Aziz Ansari doesn’t look like a star. Like me, he’s a short, brown man. But, that’s part of what makes his new Netflix series, Master of None, so pointed.
MON is a ten-part series in the vein of Louie, which stars Ansari as a fictionalized version of himself, an actor named Dev living in New York City. Like Ansari, Dev is from South Carolina and is the son of two Indian immigrants. Unlike Ansari, Dev struggles to find work, mostly acting in commercials for home improvement stores, Fruit by the Foot, and GoGurt. Somehow, this doesn’t seem to have any bearing on his living situation as Dev lives, seemingly without roommates, in a massive New York apartment.
Anyway, each episode of MON features a theme that stretches to elements that are present in our everyday lives. “Plan B” shows Dev babysitting a friend’s sweet but out-of-control kids and his thoughts about having a family of his own. “Old People” features Dev’s dealings with the grandparents of different acquaintances, each of whom approach life in a very different way. Each episode ends without pointing the viewer to a conclusion, but instead ends seemingly saying, “Meditate on this.”
“Parents,” one of the standout episodes in the season, approaches the dynamic between immigrant parents and their first-generation children. The episode opens with Dev’s father (played by Ansari’s actual father) asking his son to help with his iPad issues. Dev replies that he doesn’t have time because he wants to get to a movie early and “watch the trailers.” The viewer is then shown a flashback of Dev’s father’s life, first as a child being bullied in India, facing racism in the United States, in the hospital as Dev is born, and then giving young Dev a computer and seeing the delight on his face. Returning to the present, Dev’s inability to help his father with computer-related issues because of a desire to see something as unimportant as pre-movie trailers seems ridiculous.
As the first-generation son of Indian immigrants, the episode, and the show as a whole, touched on a lot of topics that regularly cross my mind, but are rarely explored in the media. Another scene in “Parents” has Dev and Brian, his Taiwanese-American friend, talking about how Asian and Indian parents are loathe to give approval, but white families are often loose with their praise.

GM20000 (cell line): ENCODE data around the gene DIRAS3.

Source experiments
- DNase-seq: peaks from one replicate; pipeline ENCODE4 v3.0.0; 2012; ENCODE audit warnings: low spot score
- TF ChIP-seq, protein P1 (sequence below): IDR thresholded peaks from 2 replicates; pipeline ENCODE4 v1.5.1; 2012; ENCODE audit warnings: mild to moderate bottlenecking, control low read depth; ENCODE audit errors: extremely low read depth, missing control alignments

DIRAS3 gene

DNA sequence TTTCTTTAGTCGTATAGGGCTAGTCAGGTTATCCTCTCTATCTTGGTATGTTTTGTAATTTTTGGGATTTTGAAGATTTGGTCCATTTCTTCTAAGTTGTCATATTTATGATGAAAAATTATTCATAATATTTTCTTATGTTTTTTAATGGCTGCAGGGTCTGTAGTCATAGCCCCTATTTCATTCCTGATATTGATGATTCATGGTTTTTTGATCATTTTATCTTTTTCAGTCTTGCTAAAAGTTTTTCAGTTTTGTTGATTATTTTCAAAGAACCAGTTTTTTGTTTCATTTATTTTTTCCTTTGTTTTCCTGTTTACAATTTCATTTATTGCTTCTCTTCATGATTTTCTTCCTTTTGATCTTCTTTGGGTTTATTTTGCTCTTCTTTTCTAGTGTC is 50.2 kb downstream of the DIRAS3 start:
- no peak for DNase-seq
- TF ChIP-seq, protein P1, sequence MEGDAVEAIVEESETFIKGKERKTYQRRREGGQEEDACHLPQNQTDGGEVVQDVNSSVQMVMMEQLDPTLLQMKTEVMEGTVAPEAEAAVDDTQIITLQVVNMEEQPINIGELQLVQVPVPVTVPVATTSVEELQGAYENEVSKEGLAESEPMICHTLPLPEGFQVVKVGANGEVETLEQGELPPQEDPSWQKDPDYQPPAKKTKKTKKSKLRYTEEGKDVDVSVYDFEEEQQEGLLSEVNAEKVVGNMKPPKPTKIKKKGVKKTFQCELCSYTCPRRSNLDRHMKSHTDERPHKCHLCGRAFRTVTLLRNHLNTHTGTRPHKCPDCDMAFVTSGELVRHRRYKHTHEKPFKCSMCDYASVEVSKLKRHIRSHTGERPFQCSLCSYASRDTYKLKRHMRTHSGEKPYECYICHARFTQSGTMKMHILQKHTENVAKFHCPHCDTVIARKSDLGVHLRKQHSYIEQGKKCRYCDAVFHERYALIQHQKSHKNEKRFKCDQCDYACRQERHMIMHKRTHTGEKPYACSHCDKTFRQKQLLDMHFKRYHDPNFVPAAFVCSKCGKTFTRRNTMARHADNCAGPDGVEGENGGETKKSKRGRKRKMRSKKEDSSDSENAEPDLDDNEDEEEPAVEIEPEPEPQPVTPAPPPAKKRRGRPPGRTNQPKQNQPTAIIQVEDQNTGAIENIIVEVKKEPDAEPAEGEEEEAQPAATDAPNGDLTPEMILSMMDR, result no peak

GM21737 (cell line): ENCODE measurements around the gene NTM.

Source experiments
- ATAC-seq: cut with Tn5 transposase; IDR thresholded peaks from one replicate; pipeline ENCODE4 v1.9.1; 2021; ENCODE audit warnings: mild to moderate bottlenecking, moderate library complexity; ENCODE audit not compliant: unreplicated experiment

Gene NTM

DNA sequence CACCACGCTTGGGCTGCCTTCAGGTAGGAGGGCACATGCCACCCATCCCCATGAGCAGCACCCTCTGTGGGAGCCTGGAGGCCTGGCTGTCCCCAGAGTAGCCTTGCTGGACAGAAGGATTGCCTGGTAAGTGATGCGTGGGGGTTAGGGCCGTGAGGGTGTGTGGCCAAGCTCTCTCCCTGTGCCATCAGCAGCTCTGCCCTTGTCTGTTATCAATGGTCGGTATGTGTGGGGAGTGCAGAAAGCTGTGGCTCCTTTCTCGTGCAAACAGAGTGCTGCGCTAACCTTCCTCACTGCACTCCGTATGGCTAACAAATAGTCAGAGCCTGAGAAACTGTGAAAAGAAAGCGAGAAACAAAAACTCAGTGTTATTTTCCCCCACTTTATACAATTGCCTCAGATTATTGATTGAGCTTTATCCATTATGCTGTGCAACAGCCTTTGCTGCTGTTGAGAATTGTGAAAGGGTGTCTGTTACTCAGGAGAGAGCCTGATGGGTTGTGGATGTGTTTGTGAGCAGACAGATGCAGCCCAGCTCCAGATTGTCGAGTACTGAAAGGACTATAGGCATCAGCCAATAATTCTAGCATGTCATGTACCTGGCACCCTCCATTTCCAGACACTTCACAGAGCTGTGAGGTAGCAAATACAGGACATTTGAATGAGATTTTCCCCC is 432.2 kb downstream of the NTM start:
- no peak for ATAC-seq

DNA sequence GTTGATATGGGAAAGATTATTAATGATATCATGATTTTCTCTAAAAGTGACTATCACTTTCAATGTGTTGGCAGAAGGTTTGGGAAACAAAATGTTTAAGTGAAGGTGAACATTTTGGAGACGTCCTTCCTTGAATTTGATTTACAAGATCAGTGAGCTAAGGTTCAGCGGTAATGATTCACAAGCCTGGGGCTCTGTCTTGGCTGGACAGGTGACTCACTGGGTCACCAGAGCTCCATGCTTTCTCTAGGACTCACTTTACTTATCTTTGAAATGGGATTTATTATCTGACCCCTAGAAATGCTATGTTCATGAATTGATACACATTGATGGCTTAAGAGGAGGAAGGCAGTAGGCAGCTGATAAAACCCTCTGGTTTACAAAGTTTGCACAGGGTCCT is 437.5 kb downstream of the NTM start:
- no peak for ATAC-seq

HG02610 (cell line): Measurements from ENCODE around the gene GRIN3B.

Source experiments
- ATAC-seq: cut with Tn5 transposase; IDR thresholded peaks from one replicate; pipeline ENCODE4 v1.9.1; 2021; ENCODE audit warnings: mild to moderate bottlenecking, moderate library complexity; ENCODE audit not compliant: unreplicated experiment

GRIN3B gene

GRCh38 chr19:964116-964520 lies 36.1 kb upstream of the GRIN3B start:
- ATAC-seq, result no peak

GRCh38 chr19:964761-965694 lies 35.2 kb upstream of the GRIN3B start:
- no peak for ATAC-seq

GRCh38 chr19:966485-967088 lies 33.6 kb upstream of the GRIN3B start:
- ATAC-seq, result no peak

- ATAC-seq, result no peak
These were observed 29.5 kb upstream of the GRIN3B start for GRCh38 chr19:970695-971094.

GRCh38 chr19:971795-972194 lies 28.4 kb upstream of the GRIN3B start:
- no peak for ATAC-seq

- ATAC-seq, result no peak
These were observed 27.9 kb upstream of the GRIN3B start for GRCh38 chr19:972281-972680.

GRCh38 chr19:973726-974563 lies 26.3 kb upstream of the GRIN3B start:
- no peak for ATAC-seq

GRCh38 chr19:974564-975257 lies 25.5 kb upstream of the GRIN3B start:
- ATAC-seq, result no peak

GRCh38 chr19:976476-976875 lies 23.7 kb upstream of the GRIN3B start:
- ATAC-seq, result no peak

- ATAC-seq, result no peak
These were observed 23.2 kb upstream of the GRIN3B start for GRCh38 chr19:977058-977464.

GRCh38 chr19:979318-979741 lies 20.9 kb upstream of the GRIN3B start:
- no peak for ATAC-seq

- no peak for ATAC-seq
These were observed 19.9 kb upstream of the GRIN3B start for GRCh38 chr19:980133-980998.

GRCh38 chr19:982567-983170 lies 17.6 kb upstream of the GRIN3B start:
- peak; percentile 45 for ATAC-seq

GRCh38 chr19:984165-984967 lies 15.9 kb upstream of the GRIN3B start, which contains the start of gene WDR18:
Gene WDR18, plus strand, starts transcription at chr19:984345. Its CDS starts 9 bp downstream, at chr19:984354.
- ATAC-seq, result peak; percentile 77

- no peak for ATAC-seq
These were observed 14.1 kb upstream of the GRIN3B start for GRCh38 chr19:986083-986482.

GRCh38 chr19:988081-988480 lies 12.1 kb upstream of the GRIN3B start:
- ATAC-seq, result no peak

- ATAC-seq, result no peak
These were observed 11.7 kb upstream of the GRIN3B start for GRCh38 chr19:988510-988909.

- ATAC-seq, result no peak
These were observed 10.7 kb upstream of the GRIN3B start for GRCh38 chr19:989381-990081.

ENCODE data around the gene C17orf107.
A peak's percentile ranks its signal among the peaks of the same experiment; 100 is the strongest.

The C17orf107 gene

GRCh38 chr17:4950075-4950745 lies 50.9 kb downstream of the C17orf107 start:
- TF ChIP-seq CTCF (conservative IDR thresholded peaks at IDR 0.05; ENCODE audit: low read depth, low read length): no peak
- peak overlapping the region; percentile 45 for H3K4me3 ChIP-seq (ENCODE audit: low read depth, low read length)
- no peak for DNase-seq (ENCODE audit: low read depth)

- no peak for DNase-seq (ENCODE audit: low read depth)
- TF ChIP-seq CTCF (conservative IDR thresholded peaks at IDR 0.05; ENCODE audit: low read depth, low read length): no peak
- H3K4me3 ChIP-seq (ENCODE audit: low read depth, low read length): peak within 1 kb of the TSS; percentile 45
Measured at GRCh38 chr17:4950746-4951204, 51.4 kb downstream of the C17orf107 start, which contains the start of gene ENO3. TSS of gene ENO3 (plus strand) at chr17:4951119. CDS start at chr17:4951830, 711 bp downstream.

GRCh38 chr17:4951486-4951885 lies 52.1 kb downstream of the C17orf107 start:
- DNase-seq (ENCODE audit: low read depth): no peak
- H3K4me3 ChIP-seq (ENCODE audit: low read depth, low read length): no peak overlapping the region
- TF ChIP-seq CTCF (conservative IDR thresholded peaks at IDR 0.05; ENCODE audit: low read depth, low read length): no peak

Ansari seems determined not only to break stereotypes, but to show them to the audience and to spark discussion. Sure, Ansari is an Indian starring in a comedy series as, basically, a stereotypical young New Yorker, but audiences may not realize how unusual this is until it is pointed out to them. In “Indians on TV,” Ansari highlights racial biases in film and television that most people don’t think about. Characters in the episode ask questions like: “When was the last time you saw an Asian man kiss somebody on TV?” and “Why is every Indian on TV a scientist, a cab driver, or a convenience store owner?” These are good questions! Excluding Ansari’s characters, I can’t think of the last time I saw an Asian man kiss somebody on TV. I also can’t think of any Indian characters in TV or movies that aren’t depicted as super-smart or heavily-accented caricatures.
Master of None also tackles topics from Ansari’s book, Modern Romance, like the idea of being paralyzed by having too many choices or understanding that relationships are seldom perfect.
Ansari is still wacky, but more grounded, more of a leading man than out-of-left-field Tom Haverford. His chemistry with love interest Rachel (Noël Wells) is relatable and adorable. Tim Wareheim of Tim and Eric fame provides a great contrast to the show’s mostly sane cast of characters as Dev’s towering, bounce house-loving friend Arnold. The show’s most impressive performance, however, comes from Ansari’s father Shoukath, who is hilariously off-beat.
Master of None is fantastic. It’s funny, it talks about accessible topics, and it highlights issues that are real, but not yet relevant.
Ansari’s bandwagon is picking up speed. Jump on now.